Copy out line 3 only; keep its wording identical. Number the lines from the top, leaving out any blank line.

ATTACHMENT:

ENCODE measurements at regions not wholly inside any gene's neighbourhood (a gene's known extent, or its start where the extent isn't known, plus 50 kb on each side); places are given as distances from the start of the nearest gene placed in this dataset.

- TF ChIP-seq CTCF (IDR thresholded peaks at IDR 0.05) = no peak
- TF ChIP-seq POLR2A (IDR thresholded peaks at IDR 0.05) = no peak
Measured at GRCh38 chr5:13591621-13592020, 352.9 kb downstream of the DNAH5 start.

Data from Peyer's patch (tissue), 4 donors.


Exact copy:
- TF ChIP-seq POLR2A (IDR thresholded peaks at IDR 0.05) = no peak